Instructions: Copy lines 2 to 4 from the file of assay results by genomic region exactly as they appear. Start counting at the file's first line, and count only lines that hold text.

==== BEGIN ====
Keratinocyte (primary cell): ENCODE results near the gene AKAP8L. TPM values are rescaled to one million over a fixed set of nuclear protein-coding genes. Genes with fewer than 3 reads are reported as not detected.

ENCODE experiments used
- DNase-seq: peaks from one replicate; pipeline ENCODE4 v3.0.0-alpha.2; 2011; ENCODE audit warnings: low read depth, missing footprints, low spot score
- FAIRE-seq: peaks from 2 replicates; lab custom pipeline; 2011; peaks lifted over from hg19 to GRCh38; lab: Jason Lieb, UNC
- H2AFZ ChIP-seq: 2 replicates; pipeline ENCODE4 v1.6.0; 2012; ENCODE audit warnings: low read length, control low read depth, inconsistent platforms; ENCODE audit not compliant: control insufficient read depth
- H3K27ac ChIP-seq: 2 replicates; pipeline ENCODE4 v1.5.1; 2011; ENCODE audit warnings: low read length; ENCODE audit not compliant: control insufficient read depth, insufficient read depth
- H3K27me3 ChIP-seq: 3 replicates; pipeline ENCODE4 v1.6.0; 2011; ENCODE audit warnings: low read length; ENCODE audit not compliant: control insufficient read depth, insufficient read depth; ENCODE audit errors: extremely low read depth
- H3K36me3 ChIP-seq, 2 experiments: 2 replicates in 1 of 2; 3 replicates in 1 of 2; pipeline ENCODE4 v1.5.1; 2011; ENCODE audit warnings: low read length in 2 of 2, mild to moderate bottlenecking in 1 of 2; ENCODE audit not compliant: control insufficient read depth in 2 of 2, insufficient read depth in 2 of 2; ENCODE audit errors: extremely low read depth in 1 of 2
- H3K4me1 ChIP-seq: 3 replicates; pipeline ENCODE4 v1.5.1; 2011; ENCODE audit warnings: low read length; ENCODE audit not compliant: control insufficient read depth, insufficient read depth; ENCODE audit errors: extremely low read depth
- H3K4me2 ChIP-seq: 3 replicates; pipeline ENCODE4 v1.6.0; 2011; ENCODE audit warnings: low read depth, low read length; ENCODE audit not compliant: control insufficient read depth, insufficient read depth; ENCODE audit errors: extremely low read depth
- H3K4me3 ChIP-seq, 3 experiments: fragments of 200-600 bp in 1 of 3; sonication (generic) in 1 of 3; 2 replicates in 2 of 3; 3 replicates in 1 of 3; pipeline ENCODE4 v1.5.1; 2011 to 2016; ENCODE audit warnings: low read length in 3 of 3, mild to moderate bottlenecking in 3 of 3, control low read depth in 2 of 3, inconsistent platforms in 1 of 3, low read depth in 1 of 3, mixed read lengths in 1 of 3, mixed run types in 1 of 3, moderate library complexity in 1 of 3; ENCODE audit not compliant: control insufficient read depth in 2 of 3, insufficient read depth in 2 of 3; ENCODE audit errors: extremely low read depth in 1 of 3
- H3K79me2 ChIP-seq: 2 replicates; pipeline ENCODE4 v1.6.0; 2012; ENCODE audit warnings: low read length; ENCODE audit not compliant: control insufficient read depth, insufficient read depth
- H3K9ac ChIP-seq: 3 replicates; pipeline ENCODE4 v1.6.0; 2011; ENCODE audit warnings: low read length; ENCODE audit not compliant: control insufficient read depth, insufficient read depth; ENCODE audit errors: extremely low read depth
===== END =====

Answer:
ENCODE experiments used
- DNase-seq: peaks from one replicate; pipeline ENCODE4 v3.0.0-alpha.2; 2011; ENCODE audit warnings: low read depth, missing footprints, low spot score
- FAIRE-seq: peaks from 2 replicates; lab custom pipeline; 2011; peaks lifted over from hg19 to GRCh38; lab: Jason Lieb, UNC